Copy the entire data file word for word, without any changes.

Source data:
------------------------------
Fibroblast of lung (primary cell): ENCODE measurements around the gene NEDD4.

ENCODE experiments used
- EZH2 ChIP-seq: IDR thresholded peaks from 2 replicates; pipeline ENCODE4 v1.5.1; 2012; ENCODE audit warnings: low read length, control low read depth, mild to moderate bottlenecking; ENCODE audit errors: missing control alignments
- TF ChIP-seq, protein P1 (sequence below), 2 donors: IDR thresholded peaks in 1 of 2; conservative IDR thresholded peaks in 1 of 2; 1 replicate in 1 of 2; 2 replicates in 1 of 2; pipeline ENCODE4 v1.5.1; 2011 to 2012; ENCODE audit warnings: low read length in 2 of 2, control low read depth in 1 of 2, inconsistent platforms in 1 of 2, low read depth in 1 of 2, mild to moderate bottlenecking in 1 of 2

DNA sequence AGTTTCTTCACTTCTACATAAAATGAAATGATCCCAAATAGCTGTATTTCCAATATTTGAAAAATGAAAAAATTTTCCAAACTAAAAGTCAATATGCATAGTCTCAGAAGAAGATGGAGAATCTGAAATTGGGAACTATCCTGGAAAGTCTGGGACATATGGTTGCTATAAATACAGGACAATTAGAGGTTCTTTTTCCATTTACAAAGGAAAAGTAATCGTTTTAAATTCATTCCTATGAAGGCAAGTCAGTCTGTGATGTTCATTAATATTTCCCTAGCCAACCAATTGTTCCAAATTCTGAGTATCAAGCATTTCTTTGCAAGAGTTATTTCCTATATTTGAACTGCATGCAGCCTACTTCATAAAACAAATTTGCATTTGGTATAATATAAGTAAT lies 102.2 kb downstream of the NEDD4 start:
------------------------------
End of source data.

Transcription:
Fibroblast of lung (primary cell): ENCODE measurements around the gene NEDD4.

ENCODE experiments used
- EZH2 ChIP-seq: IDR thresholded peaks from 2 replicates; pipeline ENCODE4 v1.5.1; 2012; ENCODE audit warnings: low read length, control low read depth, mild to moderate bottlenecking; ENCODE audit errors: missing control alignments
- TF ChIP-seq, protein P1 (sequence below), 2 donors: IDR thresholded peaks in 1 of 2; conservative IDR thresholded peaks in 1 of 2; 1 replicate in 1 of 2; 2 replicates in 1 of 2; pipeline ENCODE4 v1.5.1; 2011 to 2012; ENCODE audit warnings: low read length in 2 of 2, control low read depth in 1 of 2, inconsistent platforms in 1 of 2, low read depth in 1 of 2, mild to moderate bottlenecking in 1 of 2

DNA sequence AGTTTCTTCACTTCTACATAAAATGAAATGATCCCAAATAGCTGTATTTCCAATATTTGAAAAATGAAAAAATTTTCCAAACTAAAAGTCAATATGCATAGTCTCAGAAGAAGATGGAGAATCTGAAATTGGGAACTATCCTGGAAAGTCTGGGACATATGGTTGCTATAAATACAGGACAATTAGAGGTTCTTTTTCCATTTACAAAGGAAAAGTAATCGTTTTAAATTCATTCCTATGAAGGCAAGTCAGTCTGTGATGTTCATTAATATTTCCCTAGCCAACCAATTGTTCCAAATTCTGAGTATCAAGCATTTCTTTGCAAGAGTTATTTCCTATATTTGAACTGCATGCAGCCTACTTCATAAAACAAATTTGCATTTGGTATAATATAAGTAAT lies 102.2 kb downstream of the NEDD4 start: